In Rio, be guided by your heart's desires; four months before Rio, be buying tickets.
With half a million out-of-towners in the city, the most desirable hotels book up fast. Travel agents recommend two main areas in southern Rio: On the high-price side, the Copacabana and Ipanema neighborhoods offer the nicest amenities [source: Rio Carnival]. A bit northeast, areas like Flamengo and Botafogo are more affordable options [source: Rio Carnival]. Because the subways run 24 hours a day during Carnaval, getting to the festivities from most locales in Rio is pretty simple.
The Samba School Parade and the balls are ticketed events, and the parade, a Carnaval must, sells out quickly. Ticket prices go up the later you buy. Ideally, you'll get them at face value from the samba league, LIESA. Otherwise, compare prices, because less-reputable sellers will overcharge [source: Rio Carnival].
Advanced purchase of tickets for the most popular balls, especially the Rio Scala balls (and of those, especially the Gay Gala), is also a good idea.
Bandas and blocos are free street parades, and some start in the afternoon, so these can be a good option for family activities [source: Ipanema]. If you must choose only one, choose Banda de Ipanema.
Keep in mind, there's no need to do it all –- unless, of course, that's your thing. For most visitors, a couple of bandas and blocos, a costume ball and, if possible, the Samba School Parade at the Sambadrome are plenty to get a full Carnaval experience -- or at least as full as possible for a non-local.
Most important is the spirit of those 96 hours: Wear what you want, dance how you want, drink what you want and sing like you're in the shower. Just don't heed the call of nature in the street. Even Carnaval has its limits.
Author's Note: How Carnival Works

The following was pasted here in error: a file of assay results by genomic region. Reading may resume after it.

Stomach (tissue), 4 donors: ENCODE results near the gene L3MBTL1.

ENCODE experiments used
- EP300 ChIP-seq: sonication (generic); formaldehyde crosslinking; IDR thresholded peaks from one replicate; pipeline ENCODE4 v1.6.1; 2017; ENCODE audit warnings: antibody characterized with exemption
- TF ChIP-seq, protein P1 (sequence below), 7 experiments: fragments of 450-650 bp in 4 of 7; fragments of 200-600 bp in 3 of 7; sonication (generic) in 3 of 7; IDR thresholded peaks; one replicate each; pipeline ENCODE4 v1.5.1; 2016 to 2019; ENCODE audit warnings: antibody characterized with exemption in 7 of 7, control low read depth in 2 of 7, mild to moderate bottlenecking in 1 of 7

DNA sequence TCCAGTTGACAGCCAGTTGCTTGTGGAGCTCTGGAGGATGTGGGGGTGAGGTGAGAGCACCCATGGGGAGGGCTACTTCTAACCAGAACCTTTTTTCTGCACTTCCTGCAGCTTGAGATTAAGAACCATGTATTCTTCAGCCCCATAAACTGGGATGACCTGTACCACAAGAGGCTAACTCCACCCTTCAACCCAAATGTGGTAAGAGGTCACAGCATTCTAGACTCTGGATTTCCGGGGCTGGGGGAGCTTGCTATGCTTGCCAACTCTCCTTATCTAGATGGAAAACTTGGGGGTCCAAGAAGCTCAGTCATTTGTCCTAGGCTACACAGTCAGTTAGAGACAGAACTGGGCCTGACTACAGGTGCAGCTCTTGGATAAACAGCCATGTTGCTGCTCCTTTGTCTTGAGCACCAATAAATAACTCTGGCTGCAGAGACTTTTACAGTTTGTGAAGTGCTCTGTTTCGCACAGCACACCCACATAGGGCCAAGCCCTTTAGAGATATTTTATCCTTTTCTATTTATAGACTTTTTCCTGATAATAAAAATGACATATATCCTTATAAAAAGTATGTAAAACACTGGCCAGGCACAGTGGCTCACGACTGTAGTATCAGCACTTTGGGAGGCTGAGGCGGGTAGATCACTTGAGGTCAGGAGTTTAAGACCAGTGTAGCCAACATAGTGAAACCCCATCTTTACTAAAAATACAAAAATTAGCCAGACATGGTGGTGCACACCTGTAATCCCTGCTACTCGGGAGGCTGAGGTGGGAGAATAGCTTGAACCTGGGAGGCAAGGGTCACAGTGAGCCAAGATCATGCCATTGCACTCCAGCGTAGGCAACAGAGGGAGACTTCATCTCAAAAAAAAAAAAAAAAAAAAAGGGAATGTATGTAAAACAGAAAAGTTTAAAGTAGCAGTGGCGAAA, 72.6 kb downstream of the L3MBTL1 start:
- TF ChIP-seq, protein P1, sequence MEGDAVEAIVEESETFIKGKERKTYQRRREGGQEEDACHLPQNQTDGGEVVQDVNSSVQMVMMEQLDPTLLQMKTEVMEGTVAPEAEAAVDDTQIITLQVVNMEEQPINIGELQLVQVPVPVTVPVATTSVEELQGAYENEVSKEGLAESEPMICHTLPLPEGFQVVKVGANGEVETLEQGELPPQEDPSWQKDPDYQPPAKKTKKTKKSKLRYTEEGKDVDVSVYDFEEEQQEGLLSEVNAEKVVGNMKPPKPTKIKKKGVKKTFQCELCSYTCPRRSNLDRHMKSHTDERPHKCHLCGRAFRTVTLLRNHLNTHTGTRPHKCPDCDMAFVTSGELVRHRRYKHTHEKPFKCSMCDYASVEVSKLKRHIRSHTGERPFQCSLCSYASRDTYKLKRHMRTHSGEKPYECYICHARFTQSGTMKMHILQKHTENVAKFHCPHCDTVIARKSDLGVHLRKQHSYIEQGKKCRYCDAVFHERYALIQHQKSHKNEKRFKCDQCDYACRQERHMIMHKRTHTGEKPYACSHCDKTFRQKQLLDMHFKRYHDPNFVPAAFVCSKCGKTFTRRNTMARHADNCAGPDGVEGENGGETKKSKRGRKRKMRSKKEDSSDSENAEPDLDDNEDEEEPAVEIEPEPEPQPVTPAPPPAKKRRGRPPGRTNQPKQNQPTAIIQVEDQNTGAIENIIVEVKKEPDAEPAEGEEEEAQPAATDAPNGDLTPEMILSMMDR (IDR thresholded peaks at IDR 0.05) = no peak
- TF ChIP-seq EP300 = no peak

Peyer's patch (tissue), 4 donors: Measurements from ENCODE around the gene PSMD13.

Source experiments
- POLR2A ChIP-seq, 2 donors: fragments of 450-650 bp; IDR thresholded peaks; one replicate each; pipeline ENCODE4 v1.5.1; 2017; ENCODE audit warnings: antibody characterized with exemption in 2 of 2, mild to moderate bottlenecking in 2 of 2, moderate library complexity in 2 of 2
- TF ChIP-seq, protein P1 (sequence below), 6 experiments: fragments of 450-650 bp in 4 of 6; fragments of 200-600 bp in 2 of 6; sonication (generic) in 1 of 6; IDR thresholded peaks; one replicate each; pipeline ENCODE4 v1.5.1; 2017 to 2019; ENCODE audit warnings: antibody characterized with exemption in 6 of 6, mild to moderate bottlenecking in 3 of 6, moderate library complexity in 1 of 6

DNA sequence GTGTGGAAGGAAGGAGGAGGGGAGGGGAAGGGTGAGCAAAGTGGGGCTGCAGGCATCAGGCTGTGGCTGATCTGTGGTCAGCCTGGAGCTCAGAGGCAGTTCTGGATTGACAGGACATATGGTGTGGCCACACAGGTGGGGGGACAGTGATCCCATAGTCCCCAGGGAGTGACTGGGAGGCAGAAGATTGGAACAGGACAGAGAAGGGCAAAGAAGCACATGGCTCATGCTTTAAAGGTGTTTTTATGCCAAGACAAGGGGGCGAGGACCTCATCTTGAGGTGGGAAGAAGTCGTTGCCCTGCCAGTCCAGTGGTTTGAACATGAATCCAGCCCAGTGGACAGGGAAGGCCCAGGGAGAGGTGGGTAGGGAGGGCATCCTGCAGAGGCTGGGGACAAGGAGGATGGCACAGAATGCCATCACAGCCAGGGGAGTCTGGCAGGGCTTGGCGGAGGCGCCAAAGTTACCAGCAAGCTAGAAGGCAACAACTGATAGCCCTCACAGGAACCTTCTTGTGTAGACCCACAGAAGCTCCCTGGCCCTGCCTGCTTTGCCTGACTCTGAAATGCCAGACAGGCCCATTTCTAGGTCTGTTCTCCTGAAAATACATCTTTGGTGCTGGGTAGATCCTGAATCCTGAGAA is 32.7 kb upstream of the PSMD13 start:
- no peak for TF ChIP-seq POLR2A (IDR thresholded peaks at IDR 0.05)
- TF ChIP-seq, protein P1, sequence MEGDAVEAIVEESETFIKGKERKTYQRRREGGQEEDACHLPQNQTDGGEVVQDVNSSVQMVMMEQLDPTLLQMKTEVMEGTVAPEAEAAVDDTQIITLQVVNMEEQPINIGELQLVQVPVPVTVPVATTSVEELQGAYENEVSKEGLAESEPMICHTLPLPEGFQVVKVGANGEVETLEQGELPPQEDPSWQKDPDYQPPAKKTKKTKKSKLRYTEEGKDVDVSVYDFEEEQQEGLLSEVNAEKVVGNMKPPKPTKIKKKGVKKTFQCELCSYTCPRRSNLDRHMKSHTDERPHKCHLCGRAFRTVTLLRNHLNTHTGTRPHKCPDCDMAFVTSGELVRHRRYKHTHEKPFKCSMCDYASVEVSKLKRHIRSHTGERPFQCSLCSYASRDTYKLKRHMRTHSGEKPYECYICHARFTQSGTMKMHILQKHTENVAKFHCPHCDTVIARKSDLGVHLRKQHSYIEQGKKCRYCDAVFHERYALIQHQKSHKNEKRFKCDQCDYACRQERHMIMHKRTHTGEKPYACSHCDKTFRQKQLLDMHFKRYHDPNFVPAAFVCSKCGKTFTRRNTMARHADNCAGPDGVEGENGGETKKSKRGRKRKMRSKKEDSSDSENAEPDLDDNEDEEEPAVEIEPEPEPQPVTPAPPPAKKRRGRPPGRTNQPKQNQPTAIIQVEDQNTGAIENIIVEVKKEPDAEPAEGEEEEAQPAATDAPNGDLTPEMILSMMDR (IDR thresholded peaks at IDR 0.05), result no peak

Doubtless one of the most entertaining topics to research, Carnival was also one of the toughest when it came to historical accuracy, and in several accounts of the festival's early years I came across the debunking of a pretty common tale about the famous Copacabana.
"They" often say Ginger Rogers and Fred Astaire danced their very first dance together at the Copacabana Palace in Rio de Janeiro while filming "Flying Down to Rio" (1933). Some even say they met there. In fact, according to Turner Movie Classics, Fred and Ginger danced on set in California, not in Rio, and had probably danced together before, considering they'd previously dated in real life.
The movie did feature on-location background shots, though. So Rio is in the picture. (Could be helpful in a game of Trivial Pursuit!)
- Brazil Carnival. "Carnival History." (Jan. 11, 2013) http://www.brazilcarnival.com/aboutus/carnival-history.html
- Brazilian Travel Centre (BTC). "Salvador and Micareta (Carnaval throughout the year)." (Jan. 8, 2013) http://www.braziliantravelcentre.com.au/index.php?option=com_content&view=article&id=180&Itemid=290
- Ipanema. "All About Carnival in Rio." (Jan. 5, 2013) http://www.ipanema.com/carnival/allaboutcarnival.htm
- Leah Travels. "A Gringa's Guide to Rio's Carnival Parades." Feb. 25, 2012. (Jan. 8, 2013) http://leahtravels.com/site/places/a-gringas-guide-to-rios-carnival-parades
- Rio. "Rio Carnival." (Jan. 5, 2013) http://www.rio.com/rio-carnival
- Rio Carnival. "2013 Rio Carnival." (Jan. 5, 2013) http://www.rio-carnival.net/
- Rio Carnival. "Rio Carnival Balls." (Jan. 8, 2013) http://www.rio-carnival.net/rio_carnival/rio-carnival-balls.php
- Rosenfield, Karissa. "Rio Carnival 2012 Kicks Off In Newly Renovated Sambadrome "The Huffington Post. Feb. 21, 2012. (Jan. 11, 2013) http://www.huffingtonpost.com/2012/02/21/rio-carnival-2012-sambradrome_n_1291980.html